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Thailand’s Junta Stacked Parliament to Vote for a New Prime Minister



BANGKOK – Both houses of Thailand’s parliament will meet on Wednesday June 5th to vote for a prime minister, the newly elected speaker of the House of Representatives, Chuan Leekpai, said on Friday.

The vote by the House of Representatives and the Senate in a joint session will officially restore civilian rule after more than five years of military government under junta leader Prayuth Chan-ocha, who came to power in a 2014 coup.

But the military will retain a significant influence over politics under a constitution it drafted and Prayuth looks likely to stay on as prime minister, despite the objections of political parties opposed to military rule.

“A parliamentary meeting has been scheduled on that day with the choosing of the prime minister as the main agenda,” Chuan said after he was officially endorsed as speaker by King Maha Vajiralongkorn.

A March 24 general election pitted supporters of the junta against a Democratic Front of seven parties that want to keep the military out of politics.

A clear winner has yet to emerge with the pro-junta Palang Pracharat Party building support in the House of Representatives to form a coalition while the pro-democracy alliance has 246 seats, just shy of a majority in the 500-seat house.

A prime minister will need the votes of at least 376 members of the two houses of parliament, a majority of the combined 500 lower house members and the 250 members of the upper house Senate.

Prayuth is seen as favorite because he is likely to win the backing of many members of the junta-appointed upper house.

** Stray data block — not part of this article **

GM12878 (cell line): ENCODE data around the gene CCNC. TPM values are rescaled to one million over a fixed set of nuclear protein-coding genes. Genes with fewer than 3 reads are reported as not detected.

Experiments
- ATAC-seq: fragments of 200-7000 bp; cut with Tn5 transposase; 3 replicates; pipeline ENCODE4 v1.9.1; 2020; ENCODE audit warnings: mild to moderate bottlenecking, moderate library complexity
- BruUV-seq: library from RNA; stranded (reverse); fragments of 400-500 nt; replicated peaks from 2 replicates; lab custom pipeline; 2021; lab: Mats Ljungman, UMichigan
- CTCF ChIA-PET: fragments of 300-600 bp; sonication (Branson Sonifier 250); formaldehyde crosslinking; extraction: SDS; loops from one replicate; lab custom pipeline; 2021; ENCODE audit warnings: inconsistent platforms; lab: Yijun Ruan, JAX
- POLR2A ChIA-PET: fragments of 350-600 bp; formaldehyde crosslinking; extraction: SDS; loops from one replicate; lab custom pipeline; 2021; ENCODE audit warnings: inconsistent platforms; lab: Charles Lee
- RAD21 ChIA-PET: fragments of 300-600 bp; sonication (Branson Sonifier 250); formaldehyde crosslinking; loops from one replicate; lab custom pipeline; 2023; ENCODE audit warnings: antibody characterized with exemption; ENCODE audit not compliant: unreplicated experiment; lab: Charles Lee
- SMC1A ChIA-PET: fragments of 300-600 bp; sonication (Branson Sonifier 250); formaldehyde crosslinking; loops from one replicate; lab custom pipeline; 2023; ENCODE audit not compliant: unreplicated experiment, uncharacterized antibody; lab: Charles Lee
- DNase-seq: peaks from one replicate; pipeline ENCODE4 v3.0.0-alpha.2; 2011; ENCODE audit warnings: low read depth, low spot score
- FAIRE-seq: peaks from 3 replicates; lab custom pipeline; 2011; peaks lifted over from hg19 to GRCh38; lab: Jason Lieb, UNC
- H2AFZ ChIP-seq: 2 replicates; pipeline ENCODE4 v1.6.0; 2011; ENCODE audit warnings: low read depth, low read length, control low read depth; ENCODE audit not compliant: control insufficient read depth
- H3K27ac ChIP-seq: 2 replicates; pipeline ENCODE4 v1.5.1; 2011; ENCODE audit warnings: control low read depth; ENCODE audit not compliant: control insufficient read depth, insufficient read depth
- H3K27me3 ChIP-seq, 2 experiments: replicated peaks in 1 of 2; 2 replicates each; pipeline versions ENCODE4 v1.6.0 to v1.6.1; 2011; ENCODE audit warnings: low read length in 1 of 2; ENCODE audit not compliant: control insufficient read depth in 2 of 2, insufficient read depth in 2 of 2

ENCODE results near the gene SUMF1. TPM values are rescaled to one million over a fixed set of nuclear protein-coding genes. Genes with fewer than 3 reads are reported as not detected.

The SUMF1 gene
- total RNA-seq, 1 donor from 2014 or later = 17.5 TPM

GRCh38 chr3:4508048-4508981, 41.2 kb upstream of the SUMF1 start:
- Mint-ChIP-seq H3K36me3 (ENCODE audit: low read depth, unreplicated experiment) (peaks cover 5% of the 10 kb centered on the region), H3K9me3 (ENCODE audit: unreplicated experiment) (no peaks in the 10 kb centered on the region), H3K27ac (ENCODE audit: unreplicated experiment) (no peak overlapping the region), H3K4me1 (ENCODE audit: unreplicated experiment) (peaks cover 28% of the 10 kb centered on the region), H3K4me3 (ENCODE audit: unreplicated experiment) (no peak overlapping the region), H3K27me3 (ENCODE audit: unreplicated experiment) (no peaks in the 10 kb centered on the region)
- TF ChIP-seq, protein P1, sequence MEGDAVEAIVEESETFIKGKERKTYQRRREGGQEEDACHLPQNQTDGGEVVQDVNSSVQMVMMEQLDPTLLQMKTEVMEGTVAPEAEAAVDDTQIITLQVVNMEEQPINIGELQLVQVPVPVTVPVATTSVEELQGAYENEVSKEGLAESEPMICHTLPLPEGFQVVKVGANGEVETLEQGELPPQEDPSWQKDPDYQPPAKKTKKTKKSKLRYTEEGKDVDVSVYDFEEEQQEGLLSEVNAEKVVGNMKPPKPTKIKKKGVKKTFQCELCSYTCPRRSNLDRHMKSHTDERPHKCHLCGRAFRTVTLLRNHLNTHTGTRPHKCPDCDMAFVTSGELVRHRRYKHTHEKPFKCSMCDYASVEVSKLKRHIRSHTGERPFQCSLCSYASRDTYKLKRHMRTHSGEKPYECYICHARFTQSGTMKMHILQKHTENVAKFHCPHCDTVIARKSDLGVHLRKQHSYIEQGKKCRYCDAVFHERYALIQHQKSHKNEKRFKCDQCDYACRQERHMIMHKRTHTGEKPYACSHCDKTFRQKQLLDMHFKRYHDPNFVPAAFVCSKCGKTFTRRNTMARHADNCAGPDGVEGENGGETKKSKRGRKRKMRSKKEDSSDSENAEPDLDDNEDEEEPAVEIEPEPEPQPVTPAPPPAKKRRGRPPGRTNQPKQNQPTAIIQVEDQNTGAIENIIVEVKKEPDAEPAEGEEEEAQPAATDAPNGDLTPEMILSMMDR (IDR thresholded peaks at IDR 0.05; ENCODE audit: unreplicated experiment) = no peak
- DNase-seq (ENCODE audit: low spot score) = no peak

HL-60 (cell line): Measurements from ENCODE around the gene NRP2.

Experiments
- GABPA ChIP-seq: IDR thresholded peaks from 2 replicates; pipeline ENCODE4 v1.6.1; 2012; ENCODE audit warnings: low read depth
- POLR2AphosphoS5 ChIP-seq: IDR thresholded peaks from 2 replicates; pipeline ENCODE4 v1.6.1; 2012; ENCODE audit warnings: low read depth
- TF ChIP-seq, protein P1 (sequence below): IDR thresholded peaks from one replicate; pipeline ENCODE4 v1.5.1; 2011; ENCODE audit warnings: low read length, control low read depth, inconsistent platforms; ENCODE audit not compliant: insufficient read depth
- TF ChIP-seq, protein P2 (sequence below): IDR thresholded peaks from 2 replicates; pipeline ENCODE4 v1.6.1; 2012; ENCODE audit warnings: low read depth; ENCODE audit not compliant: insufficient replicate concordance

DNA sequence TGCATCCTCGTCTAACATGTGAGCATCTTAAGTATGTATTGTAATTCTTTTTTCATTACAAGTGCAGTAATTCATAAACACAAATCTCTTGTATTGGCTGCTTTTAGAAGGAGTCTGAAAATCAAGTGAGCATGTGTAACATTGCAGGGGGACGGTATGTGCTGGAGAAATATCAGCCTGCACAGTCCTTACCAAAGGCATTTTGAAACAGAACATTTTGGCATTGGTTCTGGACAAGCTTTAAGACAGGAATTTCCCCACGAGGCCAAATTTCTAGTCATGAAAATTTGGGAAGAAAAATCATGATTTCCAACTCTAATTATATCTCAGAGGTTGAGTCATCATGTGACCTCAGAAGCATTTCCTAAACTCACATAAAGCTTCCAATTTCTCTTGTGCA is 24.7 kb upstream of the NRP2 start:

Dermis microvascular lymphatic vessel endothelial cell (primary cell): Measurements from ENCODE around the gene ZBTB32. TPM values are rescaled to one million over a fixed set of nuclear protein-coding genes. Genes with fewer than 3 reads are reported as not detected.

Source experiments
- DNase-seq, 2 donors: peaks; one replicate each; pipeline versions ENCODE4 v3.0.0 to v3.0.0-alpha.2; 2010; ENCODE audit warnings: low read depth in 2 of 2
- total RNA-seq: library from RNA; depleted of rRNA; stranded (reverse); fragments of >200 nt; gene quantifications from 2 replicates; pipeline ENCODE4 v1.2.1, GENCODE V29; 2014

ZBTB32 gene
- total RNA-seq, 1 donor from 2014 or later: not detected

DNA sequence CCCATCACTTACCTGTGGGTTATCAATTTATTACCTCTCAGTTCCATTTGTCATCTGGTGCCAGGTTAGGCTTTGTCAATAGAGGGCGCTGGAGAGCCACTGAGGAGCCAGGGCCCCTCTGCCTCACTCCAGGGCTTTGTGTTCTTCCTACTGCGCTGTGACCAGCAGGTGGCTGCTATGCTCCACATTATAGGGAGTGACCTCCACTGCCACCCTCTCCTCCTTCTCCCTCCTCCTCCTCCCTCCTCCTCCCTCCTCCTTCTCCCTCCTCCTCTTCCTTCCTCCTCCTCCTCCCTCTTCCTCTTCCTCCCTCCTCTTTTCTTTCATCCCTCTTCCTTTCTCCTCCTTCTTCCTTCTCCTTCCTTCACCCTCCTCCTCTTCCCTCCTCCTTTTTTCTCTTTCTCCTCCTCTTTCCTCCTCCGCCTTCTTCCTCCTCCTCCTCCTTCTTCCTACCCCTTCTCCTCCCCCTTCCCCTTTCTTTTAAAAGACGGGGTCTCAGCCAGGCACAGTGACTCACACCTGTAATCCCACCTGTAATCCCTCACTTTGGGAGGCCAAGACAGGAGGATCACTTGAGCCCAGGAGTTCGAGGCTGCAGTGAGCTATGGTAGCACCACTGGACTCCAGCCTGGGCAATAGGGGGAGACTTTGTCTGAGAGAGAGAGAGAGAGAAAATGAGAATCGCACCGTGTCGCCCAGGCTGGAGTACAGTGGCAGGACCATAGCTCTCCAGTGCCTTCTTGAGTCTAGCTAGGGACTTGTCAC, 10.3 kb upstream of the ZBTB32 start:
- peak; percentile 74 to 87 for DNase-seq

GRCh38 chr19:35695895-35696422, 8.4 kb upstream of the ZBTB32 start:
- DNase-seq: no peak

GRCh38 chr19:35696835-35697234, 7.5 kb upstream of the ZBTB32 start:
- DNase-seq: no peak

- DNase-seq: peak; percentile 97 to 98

Ladawan Wongsriwong, a spokeswoman for the main opposition Pheu Thai party, which won the most seats up for grabs in the March election and is the main member of the Democratic Front, told Reuters the alliance had yet to decide on its candidate for prime minister.

Its possible candidates include the Pheu Thai’s Sudarat Keyuraphan, who is one of Thailand’s most prominent women politicians, and the leader of the upstart Future Forward Party, Thanathorn Juangroongruangkit.

People fed up with Democrat Party: Nida Poll

Meanwhile, Former Democrat leader Abhisit Vejjajiva was surrounded by reporters as he leaves the party offices after a meeting between its executive and MPs was abruptly adjourned On May 28 before it decided whether to officially join a Palang Pracharath-led coalition.

The Democrat Party’s poor political strategy and other factors led to its defeat in the March 24 election, according to the result of an opinion survey by the National Institute of Development Administration, or Nida Poll.

The poll was conducted on 1,261 people aged 18 and over of various levels of education and occupations throughout the country on May 30-31 to compile their opinions on what caused Thailand’s oldest political party’s weak showing in the March 24 election.

By Panu Wongcha-um, Panarat Thepgumpanat
Thomson Reuters

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